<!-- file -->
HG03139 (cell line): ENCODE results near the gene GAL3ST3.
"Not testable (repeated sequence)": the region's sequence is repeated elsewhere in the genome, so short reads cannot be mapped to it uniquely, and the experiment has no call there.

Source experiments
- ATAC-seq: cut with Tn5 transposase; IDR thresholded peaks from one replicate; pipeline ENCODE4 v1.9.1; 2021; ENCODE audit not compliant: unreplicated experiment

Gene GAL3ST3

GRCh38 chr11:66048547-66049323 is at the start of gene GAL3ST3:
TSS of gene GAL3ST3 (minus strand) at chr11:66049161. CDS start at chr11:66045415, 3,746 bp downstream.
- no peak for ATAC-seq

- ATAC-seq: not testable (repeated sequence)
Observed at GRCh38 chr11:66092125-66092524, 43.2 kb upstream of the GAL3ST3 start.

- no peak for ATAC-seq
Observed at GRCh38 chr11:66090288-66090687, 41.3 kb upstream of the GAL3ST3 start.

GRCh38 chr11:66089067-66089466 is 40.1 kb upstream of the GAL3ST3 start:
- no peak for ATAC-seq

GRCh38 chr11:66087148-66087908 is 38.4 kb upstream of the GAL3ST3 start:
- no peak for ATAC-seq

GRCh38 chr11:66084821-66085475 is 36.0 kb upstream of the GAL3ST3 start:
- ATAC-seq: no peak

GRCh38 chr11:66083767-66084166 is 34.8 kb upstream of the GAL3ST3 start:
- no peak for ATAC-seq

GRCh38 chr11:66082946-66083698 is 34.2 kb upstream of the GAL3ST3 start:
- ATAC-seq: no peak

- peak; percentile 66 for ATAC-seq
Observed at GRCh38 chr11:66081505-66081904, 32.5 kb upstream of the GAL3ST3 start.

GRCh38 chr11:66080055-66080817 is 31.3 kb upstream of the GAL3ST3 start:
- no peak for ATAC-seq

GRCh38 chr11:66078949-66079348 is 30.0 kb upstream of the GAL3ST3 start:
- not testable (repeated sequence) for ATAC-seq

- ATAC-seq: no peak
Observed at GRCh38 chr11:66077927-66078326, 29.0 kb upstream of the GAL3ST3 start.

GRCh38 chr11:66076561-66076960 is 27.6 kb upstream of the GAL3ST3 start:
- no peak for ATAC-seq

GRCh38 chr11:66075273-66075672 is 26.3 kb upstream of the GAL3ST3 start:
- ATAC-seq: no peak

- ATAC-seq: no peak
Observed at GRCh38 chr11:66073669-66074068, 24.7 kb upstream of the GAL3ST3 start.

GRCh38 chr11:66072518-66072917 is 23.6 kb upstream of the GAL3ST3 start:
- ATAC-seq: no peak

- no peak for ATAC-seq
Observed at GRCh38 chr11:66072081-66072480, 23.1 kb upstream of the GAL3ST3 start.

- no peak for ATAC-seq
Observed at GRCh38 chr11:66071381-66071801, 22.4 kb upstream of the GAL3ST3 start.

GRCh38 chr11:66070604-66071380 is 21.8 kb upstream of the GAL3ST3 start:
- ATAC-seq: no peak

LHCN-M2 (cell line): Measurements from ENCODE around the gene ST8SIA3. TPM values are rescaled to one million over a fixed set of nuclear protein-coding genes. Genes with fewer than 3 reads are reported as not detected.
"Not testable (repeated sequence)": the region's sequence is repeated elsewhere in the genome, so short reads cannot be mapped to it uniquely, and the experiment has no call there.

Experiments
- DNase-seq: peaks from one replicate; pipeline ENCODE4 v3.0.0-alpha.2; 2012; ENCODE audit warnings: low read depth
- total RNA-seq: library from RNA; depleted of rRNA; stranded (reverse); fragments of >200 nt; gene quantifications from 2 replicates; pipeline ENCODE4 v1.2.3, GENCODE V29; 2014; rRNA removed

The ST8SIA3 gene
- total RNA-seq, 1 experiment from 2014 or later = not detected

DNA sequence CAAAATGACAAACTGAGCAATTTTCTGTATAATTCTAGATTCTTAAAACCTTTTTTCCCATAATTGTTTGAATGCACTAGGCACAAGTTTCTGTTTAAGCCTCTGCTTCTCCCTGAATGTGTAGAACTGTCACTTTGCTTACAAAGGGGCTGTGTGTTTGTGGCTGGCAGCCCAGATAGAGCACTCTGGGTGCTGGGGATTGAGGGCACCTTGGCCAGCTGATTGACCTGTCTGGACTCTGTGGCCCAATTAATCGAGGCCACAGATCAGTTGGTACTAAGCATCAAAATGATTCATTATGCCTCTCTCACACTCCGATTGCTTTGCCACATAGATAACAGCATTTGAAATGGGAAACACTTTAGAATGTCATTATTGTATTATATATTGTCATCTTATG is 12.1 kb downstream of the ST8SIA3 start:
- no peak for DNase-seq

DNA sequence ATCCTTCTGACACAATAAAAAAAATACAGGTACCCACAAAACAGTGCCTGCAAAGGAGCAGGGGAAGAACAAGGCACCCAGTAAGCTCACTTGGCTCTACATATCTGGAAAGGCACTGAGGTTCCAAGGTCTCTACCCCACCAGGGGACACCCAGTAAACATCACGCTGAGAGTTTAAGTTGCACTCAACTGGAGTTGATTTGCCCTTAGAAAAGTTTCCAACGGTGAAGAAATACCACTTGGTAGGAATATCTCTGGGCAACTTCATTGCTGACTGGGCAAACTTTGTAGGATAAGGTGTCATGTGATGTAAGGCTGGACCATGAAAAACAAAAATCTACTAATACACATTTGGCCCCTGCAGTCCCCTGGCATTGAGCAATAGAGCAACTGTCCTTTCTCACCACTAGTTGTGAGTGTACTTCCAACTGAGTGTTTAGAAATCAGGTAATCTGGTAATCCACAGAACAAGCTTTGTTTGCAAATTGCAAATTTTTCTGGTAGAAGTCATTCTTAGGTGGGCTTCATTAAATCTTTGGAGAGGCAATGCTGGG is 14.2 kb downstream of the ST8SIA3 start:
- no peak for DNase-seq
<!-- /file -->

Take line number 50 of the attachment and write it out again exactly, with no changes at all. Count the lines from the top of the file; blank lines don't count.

The ST8SIA3 gene